With HID lighting, the problem can manifest itself visually. The lights will dim and surge brightly as large equipment cycles on and off. While HID is relatively tolerant of these fluctuations, they can still cause damage over time, shortening the lifespan of the fixture. In extreme surge events, bulbs can even explode from the power overload, creating a safety hazard from broken glass and mercury exposure for workers in the area.

With LED fixtures, dirty power can cause immediate damage to the fixture. Because the diodes themselves and other power-supply components are electronic devices, they’re more sensitive to power fluctuations than the coil and capacitor ballast of a traditional HID fixture. Where certain dirty power conditions are present, this can cause catastrophic damage to the fixture, negating the long-life and low-maintenance benefits of using LED in the first place.

However, all is not lost. Facilities with dirty power conditions need not suffer with inadequate and inefficient lighting systems. Options exist to quell dirty power problems and allow any facility to experience the benefits of safe, industrial-grade LED lighting.

How to prevail over dirty power on 347–480V systems

Assuming a full system-wide effort to improve power factor, install line reactors, add surge protection devices, or perform other electrical redesign simply isn’t feasible, solutions exist at the luminaire level to help overcome dirty power issues. Three common LED power-supply topologies typically deployed at the luminaire level are switch-mode power supplies rated at full voltage (347480V; step-down transformers; and “passive” power supplies.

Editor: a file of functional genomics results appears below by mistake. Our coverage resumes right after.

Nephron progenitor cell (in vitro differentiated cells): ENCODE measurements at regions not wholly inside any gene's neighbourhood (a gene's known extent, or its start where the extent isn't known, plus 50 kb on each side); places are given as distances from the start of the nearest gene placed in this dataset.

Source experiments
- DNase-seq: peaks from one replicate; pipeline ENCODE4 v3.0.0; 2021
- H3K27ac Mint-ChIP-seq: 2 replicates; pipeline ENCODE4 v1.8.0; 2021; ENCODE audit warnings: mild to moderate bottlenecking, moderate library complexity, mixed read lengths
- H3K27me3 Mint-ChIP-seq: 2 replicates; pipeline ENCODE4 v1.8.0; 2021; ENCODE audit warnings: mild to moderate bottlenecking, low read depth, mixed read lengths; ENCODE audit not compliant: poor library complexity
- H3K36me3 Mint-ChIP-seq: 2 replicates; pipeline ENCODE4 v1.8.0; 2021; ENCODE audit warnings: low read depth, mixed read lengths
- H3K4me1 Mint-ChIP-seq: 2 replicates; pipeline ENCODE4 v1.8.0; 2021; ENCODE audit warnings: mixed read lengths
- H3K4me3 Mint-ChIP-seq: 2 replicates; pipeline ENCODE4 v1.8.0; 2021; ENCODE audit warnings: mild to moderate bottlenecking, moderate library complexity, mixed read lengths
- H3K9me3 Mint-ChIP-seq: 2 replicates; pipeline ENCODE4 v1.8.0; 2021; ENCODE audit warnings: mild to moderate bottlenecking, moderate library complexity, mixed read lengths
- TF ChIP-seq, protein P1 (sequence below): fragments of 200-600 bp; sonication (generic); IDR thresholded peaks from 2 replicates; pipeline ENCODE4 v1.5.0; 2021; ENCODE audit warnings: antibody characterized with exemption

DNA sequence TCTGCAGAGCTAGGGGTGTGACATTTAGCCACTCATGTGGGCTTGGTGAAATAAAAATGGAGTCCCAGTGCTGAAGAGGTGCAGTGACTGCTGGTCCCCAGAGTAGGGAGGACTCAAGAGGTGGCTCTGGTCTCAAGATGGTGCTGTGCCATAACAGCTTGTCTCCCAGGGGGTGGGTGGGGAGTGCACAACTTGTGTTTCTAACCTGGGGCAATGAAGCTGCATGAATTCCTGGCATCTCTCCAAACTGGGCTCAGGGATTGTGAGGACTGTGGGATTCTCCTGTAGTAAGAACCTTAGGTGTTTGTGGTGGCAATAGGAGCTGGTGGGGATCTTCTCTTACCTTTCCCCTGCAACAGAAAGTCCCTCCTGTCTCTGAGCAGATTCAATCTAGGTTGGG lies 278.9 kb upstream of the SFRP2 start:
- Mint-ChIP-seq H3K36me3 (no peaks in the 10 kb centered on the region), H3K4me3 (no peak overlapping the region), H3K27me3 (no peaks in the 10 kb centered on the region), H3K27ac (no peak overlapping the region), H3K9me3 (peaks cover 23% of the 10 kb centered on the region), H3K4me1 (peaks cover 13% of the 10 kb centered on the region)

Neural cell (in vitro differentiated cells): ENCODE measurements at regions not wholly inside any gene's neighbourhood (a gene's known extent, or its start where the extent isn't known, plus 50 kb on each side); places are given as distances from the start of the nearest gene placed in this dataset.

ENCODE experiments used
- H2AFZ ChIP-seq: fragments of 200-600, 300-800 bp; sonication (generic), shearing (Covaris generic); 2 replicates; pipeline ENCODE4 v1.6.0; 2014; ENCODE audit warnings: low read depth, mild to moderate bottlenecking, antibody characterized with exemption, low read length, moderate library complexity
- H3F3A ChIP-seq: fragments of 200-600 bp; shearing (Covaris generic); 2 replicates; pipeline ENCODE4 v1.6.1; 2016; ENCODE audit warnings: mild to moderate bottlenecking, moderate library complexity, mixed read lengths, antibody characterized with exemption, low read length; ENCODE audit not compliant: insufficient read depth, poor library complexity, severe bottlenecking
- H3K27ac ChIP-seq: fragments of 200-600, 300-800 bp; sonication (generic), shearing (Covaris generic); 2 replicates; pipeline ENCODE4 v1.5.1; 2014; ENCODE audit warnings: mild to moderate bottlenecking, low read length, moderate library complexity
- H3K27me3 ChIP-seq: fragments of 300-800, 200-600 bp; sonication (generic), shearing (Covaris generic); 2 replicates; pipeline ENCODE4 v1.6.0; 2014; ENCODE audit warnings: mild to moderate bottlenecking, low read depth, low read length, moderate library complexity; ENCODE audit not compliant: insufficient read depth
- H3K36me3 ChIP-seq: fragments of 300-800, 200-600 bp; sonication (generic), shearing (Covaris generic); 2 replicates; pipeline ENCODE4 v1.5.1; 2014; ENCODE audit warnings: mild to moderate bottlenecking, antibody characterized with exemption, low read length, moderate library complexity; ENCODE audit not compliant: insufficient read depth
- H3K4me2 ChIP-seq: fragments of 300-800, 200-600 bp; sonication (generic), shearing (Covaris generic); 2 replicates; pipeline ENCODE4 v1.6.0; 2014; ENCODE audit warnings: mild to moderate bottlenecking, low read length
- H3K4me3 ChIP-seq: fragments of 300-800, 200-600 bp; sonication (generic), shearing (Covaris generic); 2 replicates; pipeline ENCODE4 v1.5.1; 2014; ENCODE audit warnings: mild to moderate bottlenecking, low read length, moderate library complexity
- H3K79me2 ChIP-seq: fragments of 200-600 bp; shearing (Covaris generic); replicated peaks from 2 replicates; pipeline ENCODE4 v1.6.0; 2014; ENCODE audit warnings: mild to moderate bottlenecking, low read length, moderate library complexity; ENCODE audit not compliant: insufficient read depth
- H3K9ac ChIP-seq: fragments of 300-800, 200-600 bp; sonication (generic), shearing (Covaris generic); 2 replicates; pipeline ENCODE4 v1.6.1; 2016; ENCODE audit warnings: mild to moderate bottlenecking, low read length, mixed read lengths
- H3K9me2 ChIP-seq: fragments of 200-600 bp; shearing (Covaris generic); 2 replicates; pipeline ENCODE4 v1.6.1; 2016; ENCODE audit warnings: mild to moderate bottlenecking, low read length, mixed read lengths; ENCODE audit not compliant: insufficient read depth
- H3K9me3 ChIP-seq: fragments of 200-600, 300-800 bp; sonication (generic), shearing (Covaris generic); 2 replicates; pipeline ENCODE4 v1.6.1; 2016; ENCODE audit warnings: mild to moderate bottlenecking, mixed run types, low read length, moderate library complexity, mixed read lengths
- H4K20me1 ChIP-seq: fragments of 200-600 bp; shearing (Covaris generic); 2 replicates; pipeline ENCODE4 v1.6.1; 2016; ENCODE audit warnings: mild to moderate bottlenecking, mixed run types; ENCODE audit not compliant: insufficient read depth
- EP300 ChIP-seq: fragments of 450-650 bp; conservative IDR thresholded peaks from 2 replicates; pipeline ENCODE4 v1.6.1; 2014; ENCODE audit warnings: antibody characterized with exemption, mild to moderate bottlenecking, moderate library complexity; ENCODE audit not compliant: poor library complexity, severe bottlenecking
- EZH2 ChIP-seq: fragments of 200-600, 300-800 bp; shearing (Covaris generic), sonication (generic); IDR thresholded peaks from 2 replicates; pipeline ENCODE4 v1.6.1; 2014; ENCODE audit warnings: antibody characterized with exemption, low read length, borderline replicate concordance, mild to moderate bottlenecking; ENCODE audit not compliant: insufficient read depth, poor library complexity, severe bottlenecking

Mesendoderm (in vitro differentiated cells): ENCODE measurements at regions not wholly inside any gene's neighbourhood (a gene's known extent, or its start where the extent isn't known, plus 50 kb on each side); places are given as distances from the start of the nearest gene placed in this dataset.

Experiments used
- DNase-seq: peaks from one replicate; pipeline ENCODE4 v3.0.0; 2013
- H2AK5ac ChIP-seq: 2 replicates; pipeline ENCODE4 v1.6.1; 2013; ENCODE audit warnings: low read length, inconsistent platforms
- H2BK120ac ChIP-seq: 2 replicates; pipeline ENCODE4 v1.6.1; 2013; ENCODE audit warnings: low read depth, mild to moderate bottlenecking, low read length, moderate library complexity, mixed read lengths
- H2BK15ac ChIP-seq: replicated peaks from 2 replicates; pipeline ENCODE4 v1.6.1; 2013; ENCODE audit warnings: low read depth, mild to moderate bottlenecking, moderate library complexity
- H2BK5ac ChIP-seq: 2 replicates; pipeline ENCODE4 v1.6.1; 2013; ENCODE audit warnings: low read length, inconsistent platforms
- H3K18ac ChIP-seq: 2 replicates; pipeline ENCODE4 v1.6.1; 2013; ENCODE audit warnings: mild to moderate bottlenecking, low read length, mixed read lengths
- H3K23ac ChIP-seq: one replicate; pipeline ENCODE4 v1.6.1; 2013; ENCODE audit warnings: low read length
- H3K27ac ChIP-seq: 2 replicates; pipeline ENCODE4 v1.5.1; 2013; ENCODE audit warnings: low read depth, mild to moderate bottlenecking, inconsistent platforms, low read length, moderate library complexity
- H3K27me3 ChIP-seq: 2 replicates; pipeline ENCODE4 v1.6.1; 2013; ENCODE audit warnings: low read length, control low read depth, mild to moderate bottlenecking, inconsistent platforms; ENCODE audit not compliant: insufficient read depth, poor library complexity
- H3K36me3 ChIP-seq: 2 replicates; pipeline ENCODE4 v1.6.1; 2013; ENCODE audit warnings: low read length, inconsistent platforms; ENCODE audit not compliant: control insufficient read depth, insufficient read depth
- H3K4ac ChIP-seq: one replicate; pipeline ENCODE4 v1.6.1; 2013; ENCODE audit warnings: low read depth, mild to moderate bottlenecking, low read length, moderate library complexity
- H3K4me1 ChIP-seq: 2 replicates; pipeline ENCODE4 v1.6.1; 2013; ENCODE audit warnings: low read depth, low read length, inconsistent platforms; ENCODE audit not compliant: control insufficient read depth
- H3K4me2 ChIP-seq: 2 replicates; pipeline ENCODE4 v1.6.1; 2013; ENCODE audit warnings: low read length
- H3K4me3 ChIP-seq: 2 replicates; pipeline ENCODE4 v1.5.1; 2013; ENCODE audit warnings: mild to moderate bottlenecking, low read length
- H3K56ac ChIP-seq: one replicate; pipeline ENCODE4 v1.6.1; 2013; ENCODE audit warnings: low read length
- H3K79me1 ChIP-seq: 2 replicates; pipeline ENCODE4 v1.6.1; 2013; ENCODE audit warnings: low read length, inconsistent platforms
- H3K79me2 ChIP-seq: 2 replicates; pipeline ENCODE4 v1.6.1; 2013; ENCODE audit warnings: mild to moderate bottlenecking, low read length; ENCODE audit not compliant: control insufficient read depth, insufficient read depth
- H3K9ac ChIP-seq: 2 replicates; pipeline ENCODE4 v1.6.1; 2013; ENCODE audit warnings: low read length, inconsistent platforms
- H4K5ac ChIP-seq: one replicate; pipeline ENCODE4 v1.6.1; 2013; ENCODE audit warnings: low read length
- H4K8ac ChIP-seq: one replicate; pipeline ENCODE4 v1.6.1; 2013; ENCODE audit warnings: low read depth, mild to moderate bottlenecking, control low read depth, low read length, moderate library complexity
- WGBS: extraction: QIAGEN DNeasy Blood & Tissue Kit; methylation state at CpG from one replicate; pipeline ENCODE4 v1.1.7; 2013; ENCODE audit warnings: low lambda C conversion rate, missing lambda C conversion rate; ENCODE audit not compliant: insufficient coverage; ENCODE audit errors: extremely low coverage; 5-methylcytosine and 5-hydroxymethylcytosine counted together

Switch-mode power supplies use transistors that switch off and on at high frequency to temper voltage fluctuations. They are a common and typically robust, efficient solution for an LED luminaire, given stable and predictable power delivery (typically a three-phase, four-wire grounded wye system as one example). While they do provide a higher-efficiency, smaller, and lighter-weight solution, switch-mode power supplies have a distinct disadvantage: They contain a lot of moving parts. Aside from these switches or MOSFETS, many must also include capacitors or inductors for energy storage to offset any dips in power. When exposed to extreme fluctuations, surges, and spikes in dirty-power–prone systems, this power-supply option can be exposed as a weak point given the dearth of semiconductors used in their designs and stress levels imposed by extreme power fluctuations.